Some notes on Ron Covells Tig Welding Basics video...it is very basic...
Old style conventional transformer tig welders weld at 60 hertz because that is the typical frequency of Alternating current in the USA. Ron is using an inverter tig welding machine that allows him to adjust the frequency of the Alternating current. He sets the frequency to 120 hertz and that provides a stiffer and more focused arc. He also mentions setting the A/C balance to 75 which means he is welding with 75% DCEN. Remember that in alternating current you have both electrode positive and electrode negative alternating rapidly and giving you some of the characteristics of each. The Electrode negative provides more penetration and the electrode positive provides what is known as "cleaning action". Without some cleaning action that you get from the electrode positive part of alternating current is is almost impossible to break thru the aluminum oxide and get a clean puddle. A drawback to old tig welding machines is that the electrode gets hot with all that electrode positive going on and you really dont need as much cleaning action as you might think. Thats why inverter tig welders are becoming so popular. When Ron says he as set his A/C balance to 75% , what means is that the are has about 75% Electrode negative instead of 50/50 like you might get with an old school tig welder. Welding at 120 hertz and with 75% Electrode negative lets you weld with a sharpened electrode instead of balling the tungsten electrode. That is a huge benefit. Especially when trying to pinpoint the arc onto an edge or if you need to prevent arcing off on something that is really close to the weld. Some Inverter tig welders like the Miller Dynasty 350 are capable of welding on alternating current with as much as 99% electrode negative and at as much as 400 hertz and are even adjustable as to how much amperage is applied on electrode negative vs. electrode positive (independent amplitude). These type adjustments are not for the typical tig welder building a hot rod but are definitely useful for very precision applications when the heat input must be controlled precisely as in some aerospace precision welding tasks.
Ron appears to be using a miller diamondback #17 style air cooled Tig torch. I dont get that. I would much rather use the smaller and more nimble #9 style torch. Sometimes you have to get the torch in places that the big #17 just wont fit into. Also, its just easier to hold. One consideration though is that the #17 will stand the heat better before needing to switch to a liquid cooled torch. Once you go to liquid cooled, its hard to go back because then you can use the small size tig torch and it never even gets warm...even when welding at high amperage like when you need to weld a cast aluminum transmission case housing.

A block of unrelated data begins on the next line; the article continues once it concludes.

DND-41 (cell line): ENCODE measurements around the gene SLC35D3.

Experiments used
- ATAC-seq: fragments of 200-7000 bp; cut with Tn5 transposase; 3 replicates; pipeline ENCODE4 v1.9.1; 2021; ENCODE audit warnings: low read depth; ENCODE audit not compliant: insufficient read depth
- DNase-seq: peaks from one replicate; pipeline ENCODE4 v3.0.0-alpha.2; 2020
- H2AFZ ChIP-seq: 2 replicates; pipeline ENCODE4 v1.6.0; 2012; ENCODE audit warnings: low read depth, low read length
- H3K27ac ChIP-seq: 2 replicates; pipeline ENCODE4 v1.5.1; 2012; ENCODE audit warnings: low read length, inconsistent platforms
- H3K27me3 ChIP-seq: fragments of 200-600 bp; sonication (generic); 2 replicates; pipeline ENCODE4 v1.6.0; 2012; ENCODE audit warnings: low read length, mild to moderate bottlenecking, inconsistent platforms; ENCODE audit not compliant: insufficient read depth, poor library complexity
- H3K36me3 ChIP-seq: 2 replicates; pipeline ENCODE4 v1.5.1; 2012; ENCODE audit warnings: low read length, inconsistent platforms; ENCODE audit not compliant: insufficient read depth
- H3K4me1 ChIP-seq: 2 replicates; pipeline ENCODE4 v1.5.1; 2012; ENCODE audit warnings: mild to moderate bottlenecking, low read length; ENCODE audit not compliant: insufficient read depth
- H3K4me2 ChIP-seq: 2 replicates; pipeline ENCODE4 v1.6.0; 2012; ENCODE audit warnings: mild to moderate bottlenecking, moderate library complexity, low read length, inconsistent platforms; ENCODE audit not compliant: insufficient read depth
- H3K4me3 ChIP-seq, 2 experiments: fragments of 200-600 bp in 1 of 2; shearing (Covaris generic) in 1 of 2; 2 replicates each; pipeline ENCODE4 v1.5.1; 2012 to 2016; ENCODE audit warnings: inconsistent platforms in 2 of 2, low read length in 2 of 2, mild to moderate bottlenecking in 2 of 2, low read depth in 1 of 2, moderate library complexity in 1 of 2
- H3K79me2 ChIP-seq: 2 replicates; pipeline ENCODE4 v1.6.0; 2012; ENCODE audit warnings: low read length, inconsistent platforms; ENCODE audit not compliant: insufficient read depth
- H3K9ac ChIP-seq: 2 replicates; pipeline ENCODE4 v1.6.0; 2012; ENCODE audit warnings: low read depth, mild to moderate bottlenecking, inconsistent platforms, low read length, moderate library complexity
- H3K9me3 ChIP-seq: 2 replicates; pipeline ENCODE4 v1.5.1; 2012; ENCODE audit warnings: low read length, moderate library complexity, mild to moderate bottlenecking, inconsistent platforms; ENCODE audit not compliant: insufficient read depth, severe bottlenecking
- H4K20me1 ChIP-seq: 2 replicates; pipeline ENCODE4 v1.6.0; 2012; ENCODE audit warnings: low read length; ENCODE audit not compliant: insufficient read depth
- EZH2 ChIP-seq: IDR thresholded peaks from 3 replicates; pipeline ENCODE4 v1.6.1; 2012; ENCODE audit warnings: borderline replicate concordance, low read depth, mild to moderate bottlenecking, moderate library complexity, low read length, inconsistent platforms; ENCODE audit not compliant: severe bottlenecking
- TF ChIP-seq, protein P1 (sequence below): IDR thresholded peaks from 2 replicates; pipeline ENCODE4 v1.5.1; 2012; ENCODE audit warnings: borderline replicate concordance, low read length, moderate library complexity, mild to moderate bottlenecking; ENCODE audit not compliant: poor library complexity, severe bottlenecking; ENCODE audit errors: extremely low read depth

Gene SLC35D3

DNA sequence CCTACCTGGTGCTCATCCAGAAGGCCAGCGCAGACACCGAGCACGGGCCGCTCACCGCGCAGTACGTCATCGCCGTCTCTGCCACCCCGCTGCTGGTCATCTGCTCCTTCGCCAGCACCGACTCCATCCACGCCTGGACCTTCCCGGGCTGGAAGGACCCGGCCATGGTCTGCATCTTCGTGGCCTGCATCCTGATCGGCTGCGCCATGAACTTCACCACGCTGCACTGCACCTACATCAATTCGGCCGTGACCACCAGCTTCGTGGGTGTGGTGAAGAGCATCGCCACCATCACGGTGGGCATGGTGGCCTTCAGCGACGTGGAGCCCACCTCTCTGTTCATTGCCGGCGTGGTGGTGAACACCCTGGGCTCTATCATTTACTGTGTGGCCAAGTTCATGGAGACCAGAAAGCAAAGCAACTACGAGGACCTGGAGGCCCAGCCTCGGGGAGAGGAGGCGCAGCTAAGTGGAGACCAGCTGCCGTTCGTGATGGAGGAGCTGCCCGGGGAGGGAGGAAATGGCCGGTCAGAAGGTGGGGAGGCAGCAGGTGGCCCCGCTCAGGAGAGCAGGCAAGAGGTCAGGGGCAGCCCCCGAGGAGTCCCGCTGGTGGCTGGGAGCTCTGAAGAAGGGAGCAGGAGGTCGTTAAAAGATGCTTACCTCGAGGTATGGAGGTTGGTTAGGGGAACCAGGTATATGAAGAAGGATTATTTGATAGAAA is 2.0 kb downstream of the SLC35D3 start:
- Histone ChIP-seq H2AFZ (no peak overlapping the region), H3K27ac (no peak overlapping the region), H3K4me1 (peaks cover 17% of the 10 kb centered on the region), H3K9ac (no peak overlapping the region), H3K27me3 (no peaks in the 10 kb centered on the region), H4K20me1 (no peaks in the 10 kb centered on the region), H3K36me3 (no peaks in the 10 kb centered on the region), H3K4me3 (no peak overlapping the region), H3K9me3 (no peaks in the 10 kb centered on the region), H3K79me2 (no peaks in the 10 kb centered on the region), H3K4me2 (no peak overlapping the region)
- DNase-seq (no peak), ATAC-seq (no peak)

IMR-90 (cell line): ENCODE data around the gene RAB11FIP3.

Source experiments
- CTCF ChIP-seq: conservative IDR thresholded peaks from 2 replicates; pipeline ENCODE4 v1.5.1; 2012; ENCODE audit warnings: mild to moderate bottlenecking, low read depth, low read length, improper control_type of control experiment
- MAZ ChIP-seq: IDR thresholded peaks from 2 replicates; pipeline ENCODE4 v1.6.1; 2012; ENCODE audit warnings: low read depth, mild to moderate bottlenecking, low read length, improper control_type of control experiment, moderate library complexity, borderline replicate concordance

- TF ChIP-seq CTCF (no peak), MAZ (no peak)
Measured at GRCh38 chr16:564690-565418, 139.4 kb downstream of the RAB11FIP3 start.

Notice that Ron is using a piece of copper plate as a surface to weld on. Copper is really useful to have on hand and can be used for a good ground as well as for a heat sink and backing for welds. Its just not practical to use a heat sink on everything but when you are practicing welding on small pieces of aluminum like he does in this video, the aluminum gets saturated with heat quickly and behaves differently than typical weld where the piece is big enough to conduct heat away. If you can get your hands on some copper then great, if not a piece of thicker aluminum is the next best thing to conduct heat out of your practice piece.
Ron demonstrates tig welding by puddling beads without filler metal, then with filler metal, and then he welds a butt joint using 3003 aluminum and 1100 filler metal. 4043 aluminum filler metal is much more commonly used for general fabrication of 3003 and is much stronger than 1100.He uses a 3/32" 2% ceriated tungsten electrode and with the inverter power source he is using, is able to weld with a sharpened point. A note here on tungsten electrodes...Pure Tungsten is Pure crap! dont use it. I dont use it at all. Even on transformer machines like the syncrowave 250. But when using Inverter type tig machines ..definitely do not ever use pure tungsten. Miller Electrics Customer support Department routinely get calls from customers who bought a Dynasty inverter and are having poor arc starts. 9 times out of 10 they are using pure tungsten and simply switching to ceriated or lanthanated fixes it.
There are 2 things to watch for when you are learning to tig weld aluminum and doing the exercises Ron demonstrates...
1. Arc length and
dont use too much of either.
Good luck Tig welding Aluminum.
More GAS TUNGSTEN ARC WELDING /TIG Welding Videos
Tig Welding 4130 video
In this video on gas tungsten arc welding of 4130 tubing, there are about a dozen tips for welding chromoly tubing.
and who calls TIG welding gas tungsten arc welding?